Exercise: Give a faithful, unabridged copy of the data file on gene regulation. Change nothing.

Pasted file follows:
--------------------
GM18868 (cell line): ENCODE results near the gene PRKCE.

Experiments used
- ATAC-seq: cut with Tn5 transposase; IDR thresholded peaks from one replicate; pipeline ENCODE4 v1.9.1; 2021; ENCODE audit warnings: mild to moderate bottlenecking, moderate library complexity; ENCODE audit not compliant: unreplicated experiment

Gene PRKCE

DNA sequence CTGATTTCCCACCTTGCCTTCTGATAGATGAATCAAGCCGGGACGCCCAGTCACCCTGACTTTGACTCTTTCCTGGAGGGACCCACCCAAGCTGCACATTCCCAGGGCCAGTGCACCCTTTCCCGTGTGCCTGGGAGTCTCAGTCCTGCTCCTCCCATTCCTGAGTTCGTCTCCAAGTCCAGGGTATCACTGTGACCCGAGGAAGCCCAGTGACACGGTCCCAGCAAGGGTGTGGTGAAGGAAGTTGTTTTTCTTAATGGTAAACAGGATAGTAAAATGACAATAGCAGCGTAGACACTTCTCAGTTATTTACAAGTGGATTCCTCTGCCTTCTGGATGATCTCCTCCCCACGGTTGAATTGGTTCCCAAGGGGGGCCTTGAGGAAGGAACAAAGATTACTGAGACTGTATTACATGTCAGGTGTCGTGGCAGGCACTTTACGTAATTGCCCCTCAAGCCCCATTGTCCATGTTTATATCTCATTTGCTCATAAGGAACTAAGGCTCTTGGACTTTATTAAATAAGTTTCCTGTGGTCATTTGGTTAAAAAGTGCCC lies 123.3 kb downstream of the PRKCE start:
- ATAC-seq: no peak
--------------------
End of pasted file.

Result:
GM18868 (cell line): ENCODE results near the gene PRKCE.

Experiments used
- ATAC-seq: cut with Tn5 transposase; IDR thresholded peaks from one replicate; pipeline ENCODE4 v1.9.1; 2021; ENCODE audit warnings: mild to moderate bottlenecking, moderate library complexity; ENCODE audit not compliant: unreplicated experiment

Gene PRKCE

DNA sequence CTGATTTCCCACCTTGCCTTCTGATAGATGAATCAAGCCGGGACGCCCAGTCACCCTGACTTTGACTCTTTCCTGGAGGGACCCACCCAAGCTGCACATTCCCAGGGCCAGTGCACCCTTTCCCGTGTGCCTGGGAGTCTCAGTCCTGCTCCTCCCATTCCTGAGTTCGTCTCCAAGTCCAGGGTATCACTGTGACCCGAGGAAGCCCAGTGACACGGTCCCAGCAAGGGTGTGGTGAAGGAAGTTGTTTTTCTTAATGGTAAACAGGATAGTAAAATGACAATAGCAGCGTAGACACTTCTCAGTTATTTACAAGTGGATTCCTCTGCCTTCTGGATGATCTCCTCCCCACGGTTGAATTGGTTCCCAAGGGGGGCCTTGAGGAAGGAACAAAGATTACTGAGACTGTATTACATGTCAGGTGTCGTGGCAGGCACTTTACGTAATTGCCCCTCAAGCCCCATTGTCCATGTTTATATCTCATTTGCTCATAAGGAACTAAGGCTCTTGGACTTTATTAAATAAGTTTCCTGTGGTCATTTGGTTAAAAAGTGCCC lies 123.3 kb downstream of the PRKCE start:
- ATAC-seq: no peak